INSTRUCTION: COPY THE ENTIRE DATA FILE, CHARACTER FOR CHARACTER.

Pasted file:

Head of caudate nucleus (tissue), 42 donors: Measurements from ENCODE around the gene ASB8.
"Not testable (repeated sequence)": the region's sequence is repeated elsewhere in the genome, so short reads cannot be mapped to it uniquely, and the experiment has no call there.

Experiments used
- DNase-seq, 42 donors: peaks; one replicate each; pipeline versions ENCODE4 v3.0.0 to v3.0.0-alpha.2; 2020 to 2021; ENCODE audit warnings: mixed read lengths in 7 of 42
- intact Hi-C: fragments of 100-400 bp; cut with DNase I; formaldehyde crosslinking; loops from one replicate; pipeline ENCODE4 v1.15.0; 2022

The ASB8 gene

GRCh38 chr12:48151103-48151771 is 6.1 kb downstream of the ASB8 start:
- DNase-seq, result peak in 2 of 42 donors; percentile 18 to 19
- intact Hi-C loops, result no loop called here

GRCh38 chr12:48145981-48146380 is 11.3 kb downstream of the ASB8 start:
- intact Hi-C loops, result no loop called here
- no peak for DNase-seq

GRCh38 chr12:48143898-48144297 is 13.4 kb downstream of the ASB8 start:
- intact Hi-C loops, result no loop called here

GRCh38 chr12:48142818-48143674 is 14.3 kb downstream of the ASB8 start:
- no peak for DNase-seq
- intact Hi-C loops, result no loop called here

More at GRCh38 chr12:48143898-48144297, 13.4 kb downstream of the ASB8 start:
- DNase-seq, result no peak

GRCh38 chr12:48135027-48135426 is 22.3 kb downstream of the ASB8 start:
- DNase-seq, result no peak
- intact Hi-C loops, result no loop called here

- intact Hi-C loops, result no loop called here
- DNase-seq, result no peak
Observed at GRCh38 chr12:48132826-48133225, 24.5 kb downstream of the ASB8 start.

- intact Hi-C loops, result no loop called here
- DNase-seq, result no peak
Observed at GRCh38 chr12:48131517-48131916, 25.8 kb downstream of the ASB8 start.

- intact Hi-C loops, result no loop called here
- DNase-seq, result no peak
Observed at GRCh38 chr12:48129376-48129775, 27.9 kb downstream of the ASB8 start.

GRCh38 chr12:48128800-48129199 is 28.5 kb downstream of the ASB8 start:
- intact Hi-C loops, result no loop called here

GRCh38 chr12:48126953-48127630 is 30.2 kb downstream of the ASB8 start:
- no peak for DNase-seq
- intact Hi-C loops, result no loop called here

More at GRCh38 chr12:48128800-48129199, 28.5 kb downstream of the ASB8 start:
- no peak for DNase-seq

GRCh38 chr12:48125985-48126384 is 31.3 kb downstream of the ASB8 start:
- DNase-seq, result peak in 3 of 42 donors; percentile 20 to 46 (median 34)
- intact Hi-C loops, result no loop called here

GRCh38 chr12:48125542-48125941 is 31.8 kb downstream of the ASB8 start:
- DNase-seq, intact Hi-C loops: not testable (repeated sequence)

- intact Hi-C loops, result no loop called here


Head of caudate nucleus (tissue), 42 donors: Measurements from ENCODE around the gene ASB8.
"Not testable (repeated sequence)": the region's sequence is repeated elsewhere in the genome, so short reads cannot be mapped to it uniquely, and the experiment has no call there.

Experiments used
- DNase-seq, 42 donors: peaks; one replicate each; pipeline versions ENCODE4 v3.0.0 to v3.0.0-alpha.2; 2020 to 2021; ENCODE audit warnings: mixed read lengths in 7 of 42
- intact Hi-C: fragments of 100-400 bp; cut with DNase I; formaldehyde crosslinking; loops from one replicate; pipeline ENCODE4 v1.15.0; 2022

The ASB8 gene

GRCh38 chr12:48151103-48151771 is 6.1 kb downstream of the ASB8 start:
- DNase-seq, result peak in 2 of 42 donors; percentile 18 to 19
- intact Hi-C loops, result no loop called here

GRCh38 chr12:48145981-48146380 is 11.3 kb downstream of the ASB8 start:
- intact Hi-C loops, result no loop called here
- no peak for DNase-seq

GRCh38 chr12:48143898-48144297 is 13.4 kb downstream of the ASB8 start:
- intact Hi-C loops, result no loop called here

GRCh38 chr12:48142818-48143674 is 14.3 kb downstream of the ASB8 start:
- no peak for DNase-seq
- intact Hi-C loops, result no loop called here

More at GRCh38 chr12:48143898-48144297, 13.4 kb downstream of the ASB8 start:
- DNase-seq, result no peak

GRCh38 chr12:48135027-48135426 is 22.3 kb downstream of the ASB8 start:
- DNase-seq, result no peak
- intact Hi-C loops, result no loop called here

- intact Hi-C loops, result no loop called here
- DNase-seq, result no peak
Observed at GRCh38 chr12:48132826-48133225, 24.5 kb downstream of the ASB8 start.

- intact Hi-C loops, result no loop called here
- DNase-seq, result no peak
Observed at GRCh38 chr12:48131517-48131916, 25.8 kb downstream of the ASB8 start.

- intact Hi-C loops, result no loop called here
- DNase-seq, result no peak
Observed at GRCh38 chr12:48129376-48129775, 27.9 kb downstream of the ASB8 start.

GRCh38 chr12:48128800-48129199 is 28.5 kb downstream of the ASB8 start:
- intact Hi-C loops, result no loop called here

GRCh38 chr12:48126953-48127630 is 30.2 kb downstream of the ASB8 start:
- no peak for DNase-seq
- intact Hi-C loops, result no loop called here

More at GRCh38 chr12:48128800-48129199, 28.5 kb downstream of the ASB8 start:
- no peak for DNase-seq

GRCh38 chr12:48125985-48126384 is 31.3 kb downstream of the ASB8 start:
- DNase-seq, result peak in 3 of 42 donors; percentile 20 to 46 (median 34)
- intact Hi-C loops, result no loop called here

GRCh38 chr12:48125542-48125941 is 31.8 kb downstream of the ASB8 start:
- DNase-seq, intact Hi-C loops: not testable (repeated sequence)

- intact Hi-C loops, result no loop called here